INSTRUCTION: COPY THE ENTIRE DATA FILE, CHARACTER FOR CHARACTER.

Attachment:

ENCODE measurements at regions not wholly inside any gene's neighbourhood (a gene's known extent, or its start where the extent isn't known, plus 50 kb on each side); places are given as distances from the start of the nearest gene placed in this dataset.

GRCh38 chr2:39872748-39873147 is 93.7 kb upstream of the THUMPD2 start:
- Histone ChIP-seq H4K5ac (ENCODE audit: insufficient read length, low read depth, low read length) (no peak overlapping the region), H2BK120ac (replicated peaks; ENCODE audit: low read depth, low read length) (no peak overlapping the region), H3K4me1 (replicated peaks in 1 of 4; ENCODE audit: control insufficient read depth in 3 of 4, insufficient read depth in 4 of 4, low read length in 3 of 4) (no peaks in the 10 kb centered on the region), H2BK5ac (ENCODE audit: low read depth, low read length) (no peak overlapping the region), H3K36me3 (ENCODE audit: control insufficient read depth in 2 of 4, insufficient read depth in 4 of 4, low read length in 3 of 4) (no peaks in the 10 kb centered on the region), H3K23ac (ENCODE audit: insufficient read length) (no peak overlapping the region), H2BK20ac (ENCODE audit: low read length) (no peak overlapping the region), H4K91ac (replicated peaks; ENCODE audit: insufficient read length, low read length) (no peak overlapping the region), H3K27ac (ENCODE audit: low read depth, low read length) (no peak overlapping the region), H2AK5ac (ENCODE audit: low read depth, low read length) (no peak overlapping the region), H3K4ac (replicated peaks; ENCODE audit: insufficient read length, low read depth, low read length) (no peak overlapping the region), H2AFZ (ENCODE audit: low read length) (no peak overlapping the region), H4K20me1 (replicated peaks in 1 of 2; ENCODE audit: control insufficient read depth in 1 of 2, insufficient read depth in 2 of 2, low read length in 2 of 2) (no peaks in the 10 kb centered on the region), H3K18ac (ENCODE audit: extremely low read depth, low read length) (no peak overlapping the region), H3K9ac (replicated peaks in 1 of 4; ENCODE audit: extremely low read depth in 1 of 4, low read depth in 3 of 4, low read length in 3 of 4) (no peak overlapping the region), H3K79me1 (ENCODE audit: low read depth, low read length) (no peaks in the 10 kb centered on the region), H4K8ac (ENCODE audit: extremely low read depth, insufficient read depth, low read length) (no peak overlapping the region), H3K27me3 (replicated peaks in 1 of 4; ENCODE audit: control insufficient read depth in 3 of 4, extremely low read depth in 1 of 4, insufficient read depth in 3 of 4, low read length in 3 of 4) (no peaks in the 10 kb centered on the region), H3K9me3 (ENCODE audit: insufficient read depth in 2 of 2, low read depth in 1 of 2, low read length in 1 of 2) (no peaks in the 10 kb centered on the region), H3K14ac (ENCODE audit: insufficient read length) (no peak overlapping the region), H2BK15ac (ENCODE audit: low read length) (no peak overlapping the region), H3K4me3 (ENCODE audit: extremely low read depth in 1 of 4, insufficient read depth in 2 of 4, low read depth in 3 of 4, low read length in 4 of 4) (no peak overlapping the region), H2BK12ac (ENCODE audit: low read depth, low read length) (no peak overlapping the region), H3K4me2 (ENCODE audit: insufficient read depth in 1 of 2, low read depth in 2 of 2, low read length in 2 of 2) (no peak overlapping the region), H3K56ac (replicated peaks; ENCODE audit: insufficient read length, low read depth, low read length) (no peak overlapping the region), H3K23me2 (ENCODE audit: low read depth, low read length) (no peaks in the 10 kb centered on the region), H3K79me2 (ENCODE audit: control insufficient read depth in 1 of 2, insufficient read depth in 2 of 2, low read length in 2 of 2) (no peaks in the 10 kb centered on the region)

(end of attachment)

ENCODE measurements at regions not wholly inside any gene's neighbourhood (a gene's known extent, or its start where the extent isn't known, plus 50 kb on each side); places are given as distances from the start of the nearest gene placed in this dataset.

GRCh38 chr2:39872748-39873147 is 93.7 kb upstream of the THUMPD2 start:
- Histone ChIP-seq H4K5ac (ENCODE audit: insufficient read length, low read depth, low read length) (no peak overlapping the region), H2BK120ac (replicated peaks; ENCODE audit: low read depth, low read length) (no peak overlapping the region), H3K4me1 (replicated peaks in 1 of 4; ENCODE audit: control insufficient read depth in 3 of 4, insufficient read depth in 4 of 4, low read length in 3 of 4) (no peaks in the 10 kb centered on the region), H2BK5ac (ENCODE audit: low read depth, low read length) (no peak overlapping the region), H3K36me3 (ENCODE audit: control insufficient read depth in 2 of 4, insufficient read depth in 4 of 4, low read length in 3 of 4) (no peaks in the 10 kb centered on the region), H3K23ac (ENCODE audit: insufficient read length) (no peak overlapping the region), H2BK20ac (ENCODE audit: low read length) (no peak overlapping the region), H4K91ac (replicated peaks; ENCODE audit: insufficient read length, low read length) (no peak overlapping the region), H3K27ac (ENCODE audit: low read depth, low read length) (no peak overlapping the region), H2AK5ac (ENCODE audit: low read depth, low read length) (no peak overlapping the region), H3K4ac (replicated peaks; ENCODE audit: insufficient read length, low read depth, low read length) (no peak overlapping the region), H2AFZ (ENCODE audit: low read length) (no peak overlapping the region), H4K20me1 (replicated peaks in 1 of 2; ENCODE audit: control insufficient read depth in 1 of 2, insufficient read depth in 2 of 2, low read length in 2 of 2) (no peaks in the 10 kb centered on the region), H3K18ac (ENCODE audit: extremely low read depth, low read length) (no peak overlapping the region), H3K9ac (replicated peaks in 1 of 4; ENCODE audit: extremely low read depth in 1 of 4, low read depth in 3 of 4, low read length in 3 of 4) (no peak overlapping the region), H3K79me1 (ENCODE audit: low read depth, low read length) (no peaks in the 10 kb centered on the region), H4K8ac (ENCODE audit: extremely low read depth, insufficient read depth, low read length) (no peak overlapping the region), H3K27me3 (replicated peaks in 1 of 4; ENCODE audit: control insufficient read depth in 3 of 4, extremely low read depth in 1 of 4, insufficient read depth in 3 of 4, low read length in 3 of 4) (no peaks in the 10 kb centered on the region), H3K9me3 (ENCODE audit: insufficient read depth in 2 of 2, low read depth in 1 of 2, low read length in 1 of 2) (no peaks in the 10 kb centered on the region), H3K14ac (ENCODE audit: insufficient read length) (no peak overlapping the region), H2BK15ac (ENCODE audit: low read length) (no peak overlapping the region), H3K4me3 (ENCODE audit: extremely low read depth in 1 of 4, insufficient read depth in 2 of 4, low read depth in 3 of 4, low read length in 4 of 4) (no peak overlapping the region), H2BK12ac (ENCODE audit: low read depth, low read length) (no peak overlapping the region), H3K4me2 (ENCODE audit: insufficient read depth in 1 of 2, low read depth in 2 of 2, low read length in 2 of 2) (no peak overlapping the region), H3K56ac (replicated peaks; ENCODE audit: insufficient read length, low read depth, low read length) (no peak overlapping the region), H3K23me2 (ENCODE audit: low read depth, low read length) (no peaks in the 10 kb centered on the region), H3K79me2 (ENCODE audit: control insufficient read depth in 1 of 2, insufficient read depth in 2 of 2, low read length in 2 of 2) (no peaks in the 10 kb centered on the region)